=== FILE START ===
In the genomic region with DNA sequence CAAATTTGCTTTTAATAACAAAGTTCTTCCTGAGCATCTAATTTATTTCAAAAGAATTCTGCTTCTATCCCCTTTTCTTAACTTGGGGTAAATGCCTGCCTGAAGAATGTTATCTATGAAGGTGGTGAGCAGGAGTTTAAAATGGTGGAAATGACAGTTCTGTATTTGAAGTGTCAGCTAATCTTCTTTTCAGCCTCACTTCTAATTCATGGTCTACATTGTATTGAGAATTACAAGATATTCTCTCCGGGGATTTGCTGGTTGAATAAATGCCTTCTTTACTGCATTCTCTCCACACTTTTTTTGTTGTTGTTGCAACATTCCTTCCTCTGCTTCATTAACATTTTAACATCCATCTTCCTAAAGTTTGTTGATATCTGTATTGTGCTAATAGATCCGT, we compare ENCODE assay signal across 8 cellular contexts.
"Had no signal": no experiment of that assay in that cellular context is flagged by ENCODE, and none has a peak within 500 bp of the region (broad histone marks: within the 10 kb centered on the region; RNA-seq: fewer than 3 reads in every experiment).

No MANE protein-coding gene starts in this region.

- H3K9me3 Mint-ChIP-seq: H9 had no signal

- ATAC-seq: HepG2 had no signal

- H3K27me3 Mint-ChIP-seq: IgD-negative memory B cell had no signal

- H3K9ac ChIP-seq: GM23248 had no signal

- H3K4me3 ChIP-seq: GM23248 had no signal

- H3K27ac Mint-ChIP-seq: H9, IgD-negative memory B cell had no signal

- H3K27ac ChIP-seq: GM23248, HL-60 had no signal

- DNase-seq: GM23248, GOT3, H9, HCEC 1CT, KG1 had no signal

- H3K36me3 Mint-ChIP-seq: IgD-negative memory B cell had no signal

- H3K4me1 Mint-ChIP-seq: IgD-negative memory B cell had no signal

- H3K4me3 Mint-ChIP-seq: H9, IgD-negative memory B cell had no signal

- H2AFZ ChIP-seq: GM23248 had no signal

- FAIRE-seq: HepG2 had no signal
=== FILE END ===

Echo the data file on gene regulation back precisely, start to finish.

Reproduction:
In the genomic region with DNA sequence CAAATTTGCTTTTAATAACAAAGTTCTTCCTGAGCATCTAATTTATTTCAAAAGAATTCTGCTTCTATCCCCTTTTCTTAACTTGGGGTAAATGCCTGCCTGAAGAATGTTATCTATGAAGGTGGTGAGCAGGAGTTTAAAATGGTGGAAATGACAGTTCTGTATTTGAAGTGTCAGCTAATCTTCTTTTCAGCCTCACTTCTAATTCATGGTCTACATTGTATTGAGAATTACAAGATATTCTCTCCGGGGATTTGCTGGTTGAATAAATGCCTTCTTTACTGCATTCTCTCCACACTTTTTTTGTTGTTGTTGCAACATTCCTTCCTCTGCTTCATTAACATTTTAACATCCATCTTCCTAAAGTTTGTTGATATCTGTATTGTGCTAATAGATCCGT, we compare ENCODE assay signal across 8 cellular contexts.
"Had no signal": no experiment of that assay in that cellular context is flagged by ENCODE, and none has a peak within 500 bp of the region (broad histone marks: within the 10 kb centered on the region; RNA-seq: fewer than 3 reads in every experiment).

No MANE protein-coding gene starts in this region.

- H3K9me3 Mint-ChIP-seq: H9 had no signal

- ATAC-seq: HepG2 had no signal

- H3K27me3 Mint-ChIP-seq: IgD-negative memory B cell had no signal

- H3K9ac ChIP-seq: GM23248 had no signal

- H3K4me3 ChIP-seq: GM23248 had no signal

- H3K27ac Mint-ChIP-seq: H9, IgD-negative memory B cell had no signal

- H3K27ac ChIP-seq: GM23248, HL-60 had no signal

- DNase-seq: GM23248, GOT3, H9, HCEC 1CT, KG1 had no signal

- H3K36me3 Mint-ChIP-seq: IgD-negative memory B cell had no signal

- H3K4me1 Mint-ChIP-seq: IgD-negative memory B cell had no signal

- H3K4me3 Mint-ChIP-seq: H9, IgD-negative memory B cell had no signal

- H2AFZ ChIP-seq: GM23248 had no signal

- FAIRE-seq: HepG2 had no signal